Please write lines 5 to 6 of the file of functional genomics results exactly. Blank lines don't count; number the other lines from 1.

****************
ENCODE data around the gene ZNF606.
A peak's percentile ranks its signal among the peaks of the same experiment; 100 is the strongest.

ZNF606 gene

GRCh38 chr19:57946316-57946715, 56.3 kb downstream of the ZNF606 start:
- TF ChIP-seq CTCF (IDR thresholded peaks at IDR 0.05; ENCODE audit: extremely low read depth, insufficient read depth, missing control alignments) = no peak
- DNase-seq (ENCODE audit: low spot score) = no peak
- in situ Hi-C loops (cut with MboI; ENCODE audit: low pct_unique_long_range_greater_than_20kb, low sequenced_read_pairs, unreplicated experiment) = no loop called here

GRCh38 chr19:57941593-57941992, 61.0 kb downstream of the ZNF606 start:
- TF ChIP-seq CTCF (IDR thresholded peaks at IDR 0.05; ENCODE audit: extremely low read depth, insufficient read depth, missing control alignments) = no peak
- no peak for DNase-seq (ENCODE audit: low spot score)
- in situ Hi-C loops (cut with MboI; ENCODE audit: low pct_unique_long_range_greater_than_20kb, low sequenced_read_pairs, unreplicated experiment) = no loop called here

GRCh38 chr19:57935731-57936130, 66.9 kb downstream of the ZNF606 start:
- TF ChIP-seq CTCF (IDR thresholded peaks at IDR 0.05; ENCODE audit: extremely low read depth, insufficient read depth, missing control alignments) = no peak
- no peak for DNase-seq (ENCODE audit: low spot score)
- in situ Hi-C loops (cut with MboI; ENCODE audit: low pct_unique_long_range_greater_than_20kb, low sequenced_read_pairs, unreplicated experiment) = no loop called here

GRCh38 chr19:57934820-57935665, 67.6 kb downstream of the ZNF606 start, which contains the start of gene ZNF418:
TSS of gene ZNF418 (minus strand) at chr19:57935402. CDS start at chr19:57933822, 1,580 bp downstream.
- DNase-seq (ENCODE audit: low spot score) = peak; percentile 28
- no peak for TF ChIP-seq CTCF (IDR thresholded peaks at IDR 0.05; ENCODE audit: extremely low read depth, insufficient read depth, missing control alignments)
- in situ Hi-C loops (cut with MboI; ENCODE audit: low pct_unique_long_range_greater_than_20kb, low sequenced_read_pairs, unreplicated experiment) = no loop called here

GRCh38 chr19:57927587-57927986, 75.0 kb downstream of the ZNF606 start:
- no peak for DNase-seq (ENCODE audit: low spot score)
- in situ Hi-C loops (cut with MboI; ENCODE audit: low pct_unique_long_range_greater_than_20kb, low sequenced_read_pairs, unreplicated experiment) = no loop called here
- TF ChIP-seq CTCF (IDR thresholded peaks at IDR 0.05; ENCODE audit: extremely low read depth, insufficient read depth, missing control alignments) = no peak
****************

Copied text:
- TF ChIP-seq CTCF (IDR thresholded peaks at IDR 0.05; ENCODE audit: extremely low read depth, insufficient read depth, missing control alignments) = no peak
- DNase-seq (ENCODE audit: low spot score) = no peak